For the past seven years, Kingsport has used a data-driven approach to street resurfacing. First, by ranking all city streets from 0 to 100 based on condition and then creating an annual paving plan where the lowest ranked streets are given priority.
By following this program, Kingsport has repaved roughly 20 miles of streets every year since 2017. Last year, Kingsport allocated $3.5 million for street resurfacing projects with contractors paving nearly 20 miles of streets and the city itself paving an additional 10 miles.
Deputy City Manager Ryan McReynolds recently gave an update to the Board of Mayor and Aldermen on the city’s paving program and the work scheduled to take place later this year.
This past fall, contractors paved nearly half of the Cliffside neighborhood, including Cliffside Road, Atoka Lane, Hull Drive and Crest Road. The remaining 10 miles of streets within the neighborhood, such as Thorton, Stratford, Parkcliff, Wesley and Skyland, are scheduled to be repaved by the end of the year.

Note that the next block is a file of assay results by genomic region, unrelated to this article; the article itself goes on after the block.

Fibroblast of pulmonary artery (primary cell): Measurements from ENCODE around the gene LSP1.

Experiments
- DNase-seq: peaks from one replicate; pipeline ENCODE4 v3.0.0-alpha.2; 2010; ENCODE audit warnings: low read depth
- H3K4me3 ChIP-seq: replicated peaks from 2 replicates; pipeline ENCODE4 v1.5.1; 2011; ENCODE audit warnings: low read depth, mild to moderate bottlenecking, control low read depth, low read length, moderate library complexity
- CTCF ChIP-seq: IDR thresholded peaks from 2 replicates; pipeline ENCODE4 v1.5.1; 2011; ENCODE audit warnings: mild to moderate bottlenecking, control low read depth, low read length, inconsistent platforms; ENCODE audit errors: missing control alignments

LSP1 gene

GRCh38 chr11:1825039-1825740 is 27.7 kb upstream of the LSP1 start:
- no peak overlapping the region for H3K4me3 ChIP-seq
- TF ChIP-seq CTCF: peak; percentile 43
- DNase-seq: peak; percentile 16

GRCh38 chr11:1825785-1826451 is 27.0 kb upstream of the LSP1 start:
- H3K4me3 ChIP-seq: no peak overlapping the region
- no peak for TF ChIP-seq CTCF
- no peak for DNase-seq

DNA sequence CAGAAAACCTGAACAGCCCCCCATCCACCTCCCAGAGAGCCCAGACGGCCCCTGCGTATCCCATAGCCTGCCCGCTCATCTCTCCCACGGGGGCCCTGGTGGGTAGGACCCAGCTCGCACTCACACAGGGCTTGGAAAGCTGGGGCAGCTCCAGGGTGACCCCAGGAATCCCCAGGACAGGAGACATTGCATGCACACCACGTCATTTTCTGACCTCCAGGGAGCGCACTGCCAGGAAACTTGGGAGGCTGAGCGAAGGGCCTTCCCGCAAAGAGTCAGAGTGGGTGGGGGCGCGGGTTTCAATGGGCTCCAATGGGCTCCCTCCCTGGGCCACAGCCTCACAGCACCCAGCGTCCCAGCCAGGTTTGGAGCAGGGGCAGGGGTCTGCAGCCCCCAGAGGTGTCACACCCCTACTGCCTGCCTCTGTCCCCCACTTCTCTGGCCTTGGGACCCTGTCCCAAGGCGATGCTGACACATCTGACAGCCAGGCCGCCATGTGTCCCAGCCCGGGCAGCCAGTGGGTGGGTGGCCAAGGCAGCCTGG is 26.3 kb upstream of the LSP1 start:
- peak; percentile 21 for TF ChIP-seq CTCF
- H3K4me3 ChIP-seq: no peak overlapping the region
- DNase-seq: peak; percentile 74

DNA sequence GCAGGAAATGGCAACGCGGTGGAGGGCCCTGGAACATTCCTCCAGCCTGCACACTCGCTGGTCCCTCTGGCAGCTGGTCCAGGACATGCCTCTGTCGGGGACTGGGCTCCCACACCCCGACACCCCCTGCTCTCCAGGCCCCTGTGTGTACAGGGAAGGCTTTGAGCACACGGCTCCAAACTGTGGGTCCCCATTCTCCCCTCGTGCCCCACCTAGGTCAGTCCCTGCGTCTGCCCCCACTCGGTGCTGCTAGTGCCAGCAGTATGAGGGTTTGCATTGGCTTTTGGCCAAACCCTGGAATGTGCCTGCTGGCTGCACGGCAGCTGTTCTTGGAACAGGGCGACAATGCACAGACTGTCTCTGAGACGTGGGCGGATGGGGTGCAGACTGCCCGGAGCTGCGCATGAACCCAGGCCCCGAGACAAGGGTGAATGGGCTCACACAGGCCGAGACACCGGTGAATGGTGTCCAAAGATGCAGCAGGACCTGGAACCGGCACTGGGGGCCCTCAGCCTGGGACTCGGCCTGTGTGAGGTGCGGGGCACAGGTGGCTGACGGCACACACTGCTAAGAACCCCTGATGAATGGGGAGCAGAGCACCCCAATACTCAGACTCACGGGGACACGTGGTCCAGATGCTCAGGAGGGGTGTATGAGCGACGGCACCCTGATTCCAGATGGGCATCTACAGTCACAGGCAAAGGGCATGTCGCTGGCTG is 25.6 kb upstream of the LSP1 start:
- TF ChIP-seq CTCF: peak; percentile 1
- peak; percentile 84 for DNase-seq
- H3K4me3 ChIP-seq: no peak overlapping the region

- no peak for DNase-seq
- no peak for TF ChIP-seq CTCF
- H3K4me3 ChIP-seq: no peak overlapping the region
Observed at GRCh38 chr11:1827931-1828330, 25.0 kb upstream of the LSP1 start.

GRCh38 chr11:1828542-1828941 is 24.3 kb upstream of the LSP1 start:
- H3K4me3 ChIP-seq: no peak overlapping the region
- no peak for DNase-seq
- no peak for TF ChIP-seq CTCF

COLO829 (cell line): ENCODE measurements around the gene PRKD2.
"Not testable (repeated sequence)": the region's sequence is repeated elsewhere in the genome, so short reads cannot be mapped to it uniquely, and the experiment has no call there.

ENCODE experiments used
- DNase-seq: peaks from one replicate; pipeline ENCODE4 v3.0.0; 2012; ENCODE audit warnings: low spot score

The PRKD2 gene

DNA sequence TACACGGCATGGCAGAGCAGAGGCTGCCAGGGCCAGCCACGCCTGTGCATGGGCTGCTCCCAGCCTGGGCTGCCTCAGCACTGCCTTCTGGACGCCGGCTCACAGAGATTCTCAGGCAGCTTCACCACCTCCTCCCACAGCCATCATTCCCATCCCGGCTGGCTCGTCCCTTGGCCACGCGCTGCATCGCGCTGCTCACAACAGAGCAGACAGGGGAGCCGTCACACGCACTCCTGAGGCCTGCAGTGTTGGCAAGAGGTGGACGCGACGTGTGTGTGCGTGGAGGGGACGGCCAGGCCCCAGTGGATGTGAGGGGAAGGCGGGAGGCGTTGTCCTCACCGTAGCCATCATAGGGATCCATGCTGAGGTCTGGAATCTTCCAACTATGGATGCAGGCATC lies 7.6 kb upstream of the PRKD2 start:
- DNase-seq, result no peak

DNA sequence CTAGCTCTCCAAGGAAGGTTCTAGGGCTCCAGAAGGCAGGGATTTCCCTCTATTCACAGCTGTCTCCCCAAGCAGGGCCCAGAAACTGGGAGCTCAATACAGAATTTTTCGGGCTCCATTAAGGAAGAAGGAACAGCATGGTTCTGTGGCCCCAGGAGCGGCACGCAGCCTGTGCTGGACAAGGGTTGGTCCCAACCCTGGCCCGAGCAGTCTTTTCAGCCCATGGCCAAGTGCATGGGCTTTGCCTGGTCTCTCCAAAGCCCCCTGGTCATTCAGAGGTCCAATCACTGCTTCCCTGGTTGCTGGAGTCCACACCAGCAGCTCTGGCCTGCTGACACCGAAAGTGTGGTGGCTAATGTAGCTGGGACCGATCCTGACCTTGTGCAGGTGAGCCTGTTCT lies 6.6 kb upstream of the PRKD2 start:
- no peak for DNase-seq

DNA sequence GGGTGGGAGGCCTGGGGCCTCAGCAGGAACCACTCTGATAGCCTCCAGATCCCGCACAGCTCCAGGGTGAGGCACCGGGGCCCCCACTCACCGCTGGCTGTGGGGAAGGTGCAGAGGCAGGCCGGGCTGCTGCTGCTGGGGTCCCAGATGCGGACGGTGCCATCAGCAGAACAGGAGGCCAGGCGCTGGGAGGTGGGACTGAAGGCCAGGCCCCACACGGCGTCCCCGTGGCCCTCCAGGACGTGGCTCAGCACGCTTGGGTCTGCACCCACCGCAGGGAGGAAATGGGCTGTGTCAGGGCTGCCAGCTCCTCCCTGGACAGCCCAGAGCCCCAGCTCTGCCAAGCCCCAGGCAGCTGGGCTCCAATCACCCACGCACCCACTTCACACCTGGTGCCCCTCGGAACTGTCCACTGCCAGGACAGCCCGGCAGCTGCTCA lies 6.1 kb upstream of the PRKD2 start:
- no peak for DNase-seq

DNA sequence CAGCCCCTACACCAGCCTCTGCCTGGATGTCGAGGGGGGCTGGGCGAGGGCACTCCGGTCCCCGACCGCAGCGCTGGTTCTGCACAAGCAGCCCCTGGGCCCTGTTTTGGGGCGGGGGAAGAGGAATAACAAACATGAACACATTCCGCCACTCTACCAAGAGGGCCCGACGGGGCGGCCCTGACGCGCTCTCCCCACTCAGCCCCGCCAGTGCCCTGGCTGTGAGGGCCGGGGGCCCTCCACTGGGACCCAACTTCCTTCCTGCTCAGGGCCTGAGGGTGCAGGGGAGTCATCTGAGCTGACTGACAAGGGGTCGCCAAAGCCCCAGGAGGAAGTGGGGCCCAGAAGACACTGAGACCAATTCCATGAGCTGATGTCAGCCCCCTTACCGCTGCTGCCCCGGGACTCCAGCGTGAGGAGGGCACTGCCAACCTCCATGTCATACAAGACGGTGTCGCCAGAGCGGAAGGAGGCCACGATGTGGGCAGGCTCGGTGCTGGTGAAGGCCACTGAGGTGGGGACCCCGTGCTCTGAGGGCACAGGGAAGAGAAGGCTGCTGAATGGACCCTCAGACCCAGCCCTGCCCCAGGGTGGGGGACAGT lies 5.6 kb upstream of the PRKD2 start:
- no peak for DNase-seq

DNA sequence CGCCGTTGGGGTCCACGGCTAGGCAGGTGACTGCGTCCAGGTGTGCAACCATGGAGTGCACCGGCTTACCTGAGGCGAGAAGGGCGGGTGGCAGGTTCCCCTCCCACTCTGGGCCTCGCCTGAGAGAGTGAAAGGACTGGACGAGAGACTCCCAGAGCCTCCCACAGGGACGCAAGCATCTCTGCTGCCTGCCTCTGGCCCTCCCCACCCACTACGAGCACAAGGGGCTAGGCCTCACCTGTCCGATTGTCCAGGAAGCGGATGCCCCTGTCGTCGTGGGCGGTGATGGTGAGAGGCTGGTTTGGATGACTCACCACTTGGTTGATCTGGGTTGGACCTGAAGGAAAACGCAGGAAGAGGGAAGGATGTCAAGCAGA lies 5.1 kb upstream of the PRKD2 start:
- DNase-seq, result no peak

Kingsport also hopes to begin repaving in Fairacres – the next neighborhood on the list – by the end of the year. Smaller paving projects on tap for 2023 include portions of Edens View Road, Coventry Wynde Road, John Gaines Boulevard, Caintuck Road, Exchange Court and Susan Cook Place.
The City of Kingsport is responsible for maintaining approximately 500 miles of streets within the city limits. The Tennessee Department of Transportation oversees the repair and paving of state highways and federal interstates within Kingsport’s borders, including Stone Drive, Fort Henry Drive, Center Street, Lynn Garden Drive and the John B. Dennis Highway.
For more information on Kingsport’s paving schedule, updated road condition maps, or to view the latest presentations, visit www.pavekingsport.com.